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"It was one of the best decisions I have ever made," he says.
A philosophy and environment graduate, Couture pursued a
number of environmental initiatives at Mount Allison. Along
with local school presentations through the Environmental
Society, he was also awarded two grants through Leadership
Mount Allison for a Sackville Windmill Project, which saw a
wind turbine installed on the roof of Marshview Middle School.
This project marked Couture's first significant foray into the
world of renewable energy.
"Mount Allison definitely helped shape my thinking on the
importance of renewable energy and how it really is a question
of when, not whether, we move in that direction," says Couture.
"The Sackville Windmill Project was the first initiative where
I really put that thinking into practice."
After graduating from Mount Allison he travelled to Greece to
teach for the summer. After three months he decided he wanted to
be closer to home. He applied for a job as an Energy and Climate
Researcher with the Conservation Council of new Brunswick
(CCnB) in his hometown of Fredericton, nB. After interviewing
from Athens, he flew home 10 days later to take the job.
Through his work at CCnB he met Yves Gagnon, considered
a leading authority on wind power in Canada and professor
at l'Université de Moncton (UdeM). He was offered the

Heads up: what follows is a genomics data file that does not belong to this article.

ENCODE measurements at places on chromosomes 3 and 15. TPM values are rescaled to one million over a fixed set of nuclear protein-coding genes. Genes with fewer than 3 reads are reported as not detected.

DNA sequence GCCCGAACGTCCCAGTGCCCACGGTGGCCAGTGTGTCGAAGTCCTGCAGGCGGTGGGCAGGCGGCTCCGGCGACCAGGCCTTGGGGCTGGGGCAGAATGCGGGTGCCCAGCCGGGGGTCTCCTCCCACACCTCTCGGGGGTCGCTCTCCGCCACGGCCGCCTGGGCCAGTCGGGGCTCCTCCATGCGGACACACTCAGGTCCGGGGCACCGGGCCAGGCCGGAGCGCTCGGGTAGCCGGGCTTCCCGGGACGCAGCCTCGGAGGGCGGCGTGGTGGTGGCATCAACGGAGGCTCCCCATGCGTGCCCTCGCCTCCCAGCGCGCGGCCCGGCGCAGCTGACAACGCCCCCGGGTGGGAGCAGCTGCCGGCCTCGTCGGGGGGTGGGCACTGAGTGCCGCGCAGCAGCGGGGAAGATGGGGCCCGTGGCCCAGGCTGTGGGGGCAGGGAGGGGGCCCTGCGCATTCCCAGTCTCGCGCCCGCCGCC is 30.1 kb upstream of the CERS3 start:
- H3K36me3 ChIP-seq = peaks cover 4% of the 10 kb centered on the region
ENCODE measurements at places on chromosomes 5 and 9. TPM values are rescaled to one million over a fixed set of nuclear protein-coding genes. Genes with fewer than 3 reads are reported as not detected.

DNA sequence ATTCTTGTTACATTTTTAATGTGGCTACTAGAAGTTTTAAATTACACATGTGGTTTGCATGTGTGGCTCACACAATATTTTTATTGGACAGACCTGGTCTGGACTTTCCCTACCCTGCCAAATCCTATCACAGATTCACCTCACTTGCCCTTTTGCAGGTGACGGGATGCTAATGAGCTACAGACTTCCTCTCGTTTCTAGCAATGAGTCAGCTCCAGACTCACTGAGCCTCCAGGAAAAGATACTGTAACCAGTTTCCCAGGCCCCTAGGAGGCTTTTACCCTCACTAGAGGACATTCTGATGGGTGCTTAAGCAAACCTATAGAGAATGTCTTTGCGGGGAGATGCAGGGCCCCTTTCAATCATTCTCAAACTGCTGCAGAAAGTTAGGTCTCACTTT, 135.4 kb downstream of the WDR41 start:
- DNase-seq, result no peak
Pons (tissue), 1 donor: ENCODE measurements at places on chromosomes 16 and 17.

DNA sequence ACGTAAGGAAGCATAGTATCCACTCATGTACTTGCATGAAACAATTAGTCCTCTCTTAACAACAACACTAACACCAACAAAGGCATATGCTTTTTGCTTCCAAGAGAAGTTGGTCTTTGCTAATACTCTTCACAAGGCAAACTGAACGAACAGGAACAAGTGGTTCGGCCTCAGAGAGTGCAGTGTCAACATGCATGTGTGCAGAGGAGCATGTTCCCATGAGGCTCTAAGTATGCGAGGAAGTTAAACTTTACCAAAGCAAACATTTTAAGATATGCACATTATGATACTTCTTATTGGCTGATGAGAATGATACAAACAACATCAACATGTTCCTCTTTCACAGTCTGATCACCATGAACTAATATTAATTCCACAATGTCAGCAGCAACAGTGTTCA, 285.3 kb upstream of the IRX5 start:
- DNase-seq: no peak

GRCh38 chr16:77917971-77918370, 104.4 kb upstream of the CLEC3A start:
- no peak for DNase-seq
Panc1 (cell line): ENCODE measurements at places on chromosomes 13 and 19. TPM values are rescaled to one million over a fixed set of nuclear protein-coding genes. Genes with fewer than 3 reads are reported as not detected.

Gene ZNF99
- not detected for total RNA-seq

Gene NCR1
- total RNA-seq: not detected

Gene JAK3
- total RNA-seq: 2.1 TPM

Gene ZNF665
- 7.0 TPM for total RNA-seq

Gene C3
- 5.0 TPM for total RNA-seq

opportunity to undertake a two-year Master's in Energy and Envi-
ronmental Policy, which he completed in one year.
During this time Couture received a prestigious Fulbright
Scholarship to study in the U.S. With the scholarship only covering
a portion of tuition, he had to figure out a creative way to utilize it.
"It is important to never let a good opportunity go to waste and
I really had to think about this one and do a little bit of lateral
thinking to find a solution," he says.
He contacted the national Renewable Energy Lab (nREL)
in Colorado asking if they would host a Fulbright Scholar.
They agreed -- to his knowledge this is the first time this has
ever happened.
In Couture's work at UdeM he researched how to develop wind
power on a community basis. Building upon a concept he encoun-
tered while at Mount Allison, and researched further while at the
Conservation Council, he delved into what has since become the
most widely used policy around the world to encourage renewable
energy -- feed-in tariffs.
The policy offers a fixed price, or tariff, to citizens, farmers,
business owners, and investors for feeding electricity generated
from renewable energy sources into the grid.
"The basic idea is that it enables anyone who wants to invest in
renewable energy to know what price they are going to get, and
for how long. The key to moving forward on a sustainable energy
future is to make renewable energy profitable by providing a price
that is sufficient for citizens and businesses to make a return on
their investment."
It was this research that would provide the framework for his work
at nREL. The report he produced from this research is now used by
policymakers worldwide in designing feed-in tariff policies.
Before the end of his year-long contract, Couture received a call
that altered the course of his life again. His mother was very ill.
"I remember very lucidly my mother calling in early April telling
me she didn't know how long she had to live. I left Colorado a
week later."
When the situation stabilized with his mother, he took on an
18-month contract with the nREL working from Fredericton
and officially opened his own consulting company, E3 Analytics,
to formalize his work with the Lab.
14 / Summer 2011 / RECORD